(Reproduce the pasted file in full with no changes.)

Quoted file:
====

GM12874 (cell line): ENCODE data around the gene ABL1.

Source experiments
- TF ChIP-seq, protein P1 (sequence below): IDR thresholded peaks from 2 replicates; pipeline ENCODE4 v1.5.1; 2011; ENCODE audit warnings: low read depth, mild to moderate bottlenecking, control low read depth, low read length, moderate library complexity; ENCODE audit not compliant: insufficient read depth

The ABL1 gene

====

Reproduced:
GM12874 (cell line): ENCODE data around the gene ABL1.

Source experiments
- TF ChIP-seq, protein P1 (sequence below): IDR thresholded peaks from 2 replicates; pipeline ENCODE4 v1.5.1; 2011; ENCODE audit warnings: low read depth, mild to moderate bottlenecking, control low read depth, low read length, moderate library complexity; ENCODE audit not compliant: insufficient read depth

The ABL1 gene